Two forms of boycott of the census by women are possible due to frustration at government failure to grant women the universal right to vote in parliamentary and local elections. The schedule either records a protest by failure to complete the form in respect of the women in the household or women are absent due to organisation of groups of women staying away from home for the whole night. Research estimates that several thousand women are not found by census search.
Find my Past 1911 census search
Poor Law Unions
Records of wills, administrations, inventories, indexes, etc. were filed by the court with jurisdiction over this parish. Go to Kent Probate Records to find the name of the court having primary jurisdiction. Scroll down in the article to the section Court Jurisdictions by Parish.
Maps and Gazetteers
Maps are a visual look at the locations in England. Gazetteers contain brief summaries about a place.
Local Family History Centre
Orpington Family History Centre, Kent is within the London Borough of Bromley, located adjacent to Orpington Station and on major bus routes through the borough.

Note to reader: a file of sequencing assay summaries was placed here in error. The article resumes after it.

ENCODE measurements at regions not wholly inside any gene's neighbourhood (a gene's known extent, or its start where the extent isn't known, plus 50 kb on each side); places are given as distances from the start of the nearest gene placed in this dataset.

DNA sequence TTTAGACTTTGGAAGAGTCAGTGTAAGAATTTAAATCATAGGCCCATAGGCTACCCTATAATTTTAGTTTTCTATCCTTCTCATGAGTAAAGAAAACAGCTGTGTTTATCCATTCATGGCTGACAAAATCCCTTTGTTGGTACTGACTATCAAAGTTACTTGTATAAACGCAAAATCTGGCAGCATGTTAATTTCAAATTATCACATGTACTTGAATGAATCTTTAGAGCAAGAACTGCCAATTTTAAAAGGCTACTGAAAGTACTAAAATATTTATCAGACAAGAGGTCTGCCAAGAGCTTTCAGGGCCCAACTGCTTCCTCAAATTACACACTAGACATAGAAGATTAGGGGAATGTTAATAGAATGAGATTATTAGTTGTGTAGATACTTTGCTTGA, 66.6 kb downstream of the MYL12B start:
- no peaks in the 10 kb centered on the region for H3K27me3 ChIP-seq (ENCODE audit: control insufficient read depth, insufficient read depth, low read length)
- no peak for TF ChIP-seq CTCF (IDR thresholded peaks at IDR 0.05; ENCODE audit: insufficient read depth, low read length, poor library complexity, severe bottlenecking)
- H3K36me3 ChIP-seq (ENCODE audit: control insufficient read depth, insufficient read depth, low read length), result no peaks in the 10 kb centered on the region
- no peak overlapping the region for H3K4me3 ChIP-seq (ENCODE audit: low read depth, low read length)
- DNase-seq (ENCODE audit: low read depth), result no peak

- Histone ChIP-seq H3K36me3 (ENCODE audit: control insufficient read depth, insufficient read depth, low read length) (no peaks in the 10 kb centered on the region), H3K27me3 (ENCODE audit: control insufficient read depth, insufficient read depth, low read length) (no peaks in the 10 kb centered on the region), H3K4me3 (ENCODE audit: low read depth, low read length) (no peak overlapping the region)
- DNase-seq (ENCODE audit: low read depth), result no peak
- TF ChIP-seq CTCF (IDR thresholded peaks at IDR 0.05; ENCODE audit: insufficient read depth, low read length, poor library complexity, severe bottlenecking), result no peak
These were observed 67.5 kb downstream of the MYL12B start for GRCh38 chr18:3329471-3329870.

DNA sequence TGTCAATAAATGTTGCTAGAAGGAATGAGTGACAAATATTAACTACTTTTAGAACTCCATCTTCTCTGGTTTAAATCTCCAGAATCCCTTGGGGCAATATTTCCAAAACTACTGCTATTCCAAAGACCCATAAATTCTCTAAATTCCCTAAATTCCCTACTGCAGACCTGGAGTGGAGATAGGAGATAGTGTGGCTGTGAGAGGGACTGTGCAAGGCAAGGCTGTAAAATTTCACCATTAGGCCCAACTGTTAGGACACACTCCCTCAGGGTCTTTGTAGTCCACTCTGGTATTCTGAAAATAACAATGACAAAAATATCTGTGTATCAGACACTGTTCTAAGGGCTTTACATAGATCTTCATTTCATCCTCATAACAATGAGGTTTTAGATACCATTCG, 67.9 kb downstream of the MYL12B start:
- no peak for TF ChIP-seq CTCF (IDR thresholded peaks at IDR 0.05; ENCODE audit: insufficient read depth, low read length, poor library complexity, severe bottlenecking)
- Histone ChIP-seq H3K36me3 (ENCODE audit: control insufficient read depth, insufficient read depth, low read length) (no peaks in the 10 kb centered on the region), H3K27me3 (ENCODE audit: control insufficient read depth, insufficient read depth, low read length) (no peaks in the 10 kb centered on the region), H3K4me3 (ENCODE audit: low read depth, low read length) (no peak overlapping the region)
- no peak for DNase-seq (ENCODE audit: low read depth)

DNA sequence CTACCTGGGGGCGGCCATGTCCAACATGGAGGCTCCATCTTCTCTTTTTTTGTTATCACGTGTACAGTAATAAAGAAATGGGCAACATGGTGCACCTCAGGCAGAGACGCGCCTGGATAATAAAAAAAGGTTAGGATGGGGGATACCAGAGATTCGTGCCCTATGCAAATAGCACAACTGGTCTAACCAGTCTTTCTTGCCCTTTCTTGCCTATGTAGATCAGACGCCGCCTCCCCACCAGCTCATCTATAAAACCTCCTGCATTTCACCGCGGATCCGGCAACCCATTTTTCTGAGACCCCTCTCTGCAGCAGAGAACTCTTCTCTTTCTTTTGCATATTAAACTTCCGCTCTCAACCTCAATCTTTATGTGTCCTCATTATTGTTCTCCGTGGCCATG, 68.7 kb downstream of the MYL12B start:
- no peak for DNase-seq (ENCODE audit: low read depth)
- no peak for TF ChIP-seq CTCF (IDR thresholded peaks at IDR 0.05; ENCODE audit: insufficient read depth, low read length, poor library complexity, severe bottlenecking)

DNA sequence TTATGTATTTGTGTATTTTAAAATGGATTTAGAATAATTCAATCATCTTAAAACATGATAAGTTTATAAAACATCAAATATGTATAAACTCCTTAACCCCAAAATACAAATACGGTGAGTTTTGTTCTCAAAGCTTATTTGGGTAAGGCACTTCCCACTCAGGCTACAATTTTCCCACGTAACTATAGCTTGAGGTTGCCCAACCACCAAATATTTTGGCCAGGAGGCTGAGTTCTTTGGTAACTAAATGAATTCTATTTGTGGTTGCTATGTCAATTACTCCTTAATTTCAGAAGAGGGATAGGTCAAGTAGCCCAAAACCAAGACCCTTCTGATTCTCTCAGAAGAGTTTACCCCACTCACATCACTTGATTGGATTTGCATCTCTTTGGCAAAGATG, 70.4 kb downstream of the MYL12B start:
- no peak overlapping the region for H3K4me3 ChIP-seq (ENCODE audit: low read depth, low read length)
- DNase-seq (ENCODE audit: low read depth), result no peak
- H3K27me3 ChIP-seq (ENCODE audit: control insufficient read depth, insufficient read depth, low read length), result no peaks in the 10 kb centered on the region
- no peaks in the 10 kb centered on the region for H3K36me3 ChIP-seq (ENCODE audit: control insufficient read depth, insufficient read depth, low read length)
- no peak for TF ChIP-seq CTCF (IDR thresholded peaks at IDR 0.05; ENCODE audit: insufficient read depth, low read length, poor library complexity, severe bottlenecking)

- FHC Portal: This centre has access to the Family History Centre Portal page which gives free access in the centre to premium family history software and websites that generally charge for subscriptions.
- Publication of the restricted access images England, Kent, Wills and Probate (FamilySearch Historical Records) and England, Kent, Land Tax Assessments (FamilySearch Historical Records) means that it is advisable to telephone the centre to reserve a computer if you wish to view these collections using the portal.
Contributor: Add any relevant sites that aren’t mentioned above.
- ↑ "Boyd's Marriage Index - Parish details by county," Origins.net, (WayBack Machine) accessed 13 March 2012.